Royal Dutch Shell spent almost 40 per cent of its $1 billion (£784 million) global security budget between 2007 and 2009 in Nigeria, pressure group Platform said, adding that much of the money went to the country’s security forces which it described as corrupt.
The oil major spent $383m protecting its staff and assets in Nigeria’s restive oil region during the three-year period, according to company figures leaked to Platform, a London-based body monitoring the oil and gas industry. “Shell paid many millions of dollars to government forces with a track record for corruption and creating instability across Nigeria,” Platform’s Ben Amunwa said. Shell did not confirm the figures but said it had to spend heavily because of the security threats.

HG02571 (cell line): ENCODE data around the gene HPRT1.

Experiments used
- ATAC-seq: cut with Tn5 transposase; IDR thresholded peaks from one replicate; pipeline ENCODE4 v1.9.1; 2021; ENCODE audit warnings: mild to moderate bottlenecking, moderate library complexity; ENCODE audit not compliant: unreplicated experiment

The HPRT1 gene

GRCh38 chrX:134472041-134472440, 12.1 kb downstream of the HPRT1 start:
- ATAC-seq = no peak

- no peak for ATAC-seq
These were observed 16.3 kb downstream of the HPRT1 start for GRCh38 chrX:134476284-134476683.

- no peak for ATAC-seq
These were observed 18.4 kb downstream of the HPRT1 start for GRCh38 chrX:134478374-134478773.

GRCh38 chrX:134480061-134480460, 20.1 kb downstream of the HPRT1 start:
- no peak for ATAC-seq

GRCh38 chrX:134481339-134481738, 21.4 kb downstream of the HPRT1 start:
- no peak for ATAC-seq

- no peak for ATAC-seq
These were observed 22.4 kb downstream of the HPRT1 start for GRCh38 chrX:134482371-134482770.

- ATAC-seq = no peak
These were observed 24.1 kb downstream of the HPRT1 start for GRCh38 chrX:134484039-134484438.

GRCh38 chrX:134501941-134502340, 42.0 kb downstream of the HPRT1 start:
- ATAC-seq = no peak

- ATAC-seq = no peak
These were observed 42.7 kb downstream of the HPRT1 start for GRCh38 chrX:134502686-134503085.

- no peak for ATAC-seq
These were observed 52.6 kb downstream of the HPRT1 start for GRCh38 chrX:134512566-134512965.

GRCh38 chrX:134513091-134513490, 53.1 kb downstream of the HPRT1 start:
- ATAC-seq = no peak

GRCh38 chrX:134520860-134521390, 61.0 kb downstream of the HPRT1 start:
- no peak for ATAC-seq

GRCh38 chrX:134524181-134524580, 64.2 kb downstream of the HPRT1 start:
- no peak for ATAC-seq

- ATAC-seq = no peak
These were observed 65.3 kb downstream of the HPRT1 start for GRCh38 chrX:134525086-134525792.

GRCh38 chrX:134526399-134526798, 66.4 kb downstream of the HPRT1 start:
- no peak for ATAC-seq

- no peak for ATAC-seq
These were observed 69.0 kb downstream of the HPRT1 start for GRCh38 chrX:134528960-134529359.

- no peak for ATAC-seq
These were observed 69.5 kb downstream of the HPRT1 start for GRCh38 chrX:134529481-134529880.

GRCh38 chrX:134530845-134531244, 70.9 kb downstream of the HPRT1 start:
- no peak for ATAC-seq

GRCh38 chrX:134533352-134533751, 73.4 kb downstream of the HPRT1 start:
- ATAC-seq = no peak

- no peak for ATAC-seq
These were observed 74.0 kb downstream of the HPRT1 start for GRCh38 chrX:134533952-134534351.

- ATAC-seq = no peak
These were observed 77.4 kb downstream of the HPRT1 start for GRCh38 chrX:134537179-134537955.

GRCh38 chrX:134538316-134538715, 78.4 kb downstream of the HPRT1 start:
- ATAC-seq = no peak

“We have always acknowledged the difficulties of working in countries like Nigeria. Protecting our people and our assets is Shell’s highest priority,” Shell Nigeria spokesman Precious Okolobo said.
Sabotage of oil infrastructure and the kidnapping of foreign oil workers has been common in the vast oil-rich mangrove wetlands of the Niger Delta in recent years, and although an amnesty for militants in 2009 reduced violence, massive oil theft persists.
“In the period that this report refers to, the armed militancy in the Niger Delta was at its height, requiring a relatively high level of security spending there,” Okolobo said.
Shell says around 150,000 barrels per day (bpd) out of Nigeria’s more than two million bpd oil output capacity is still being stolen by gangs.
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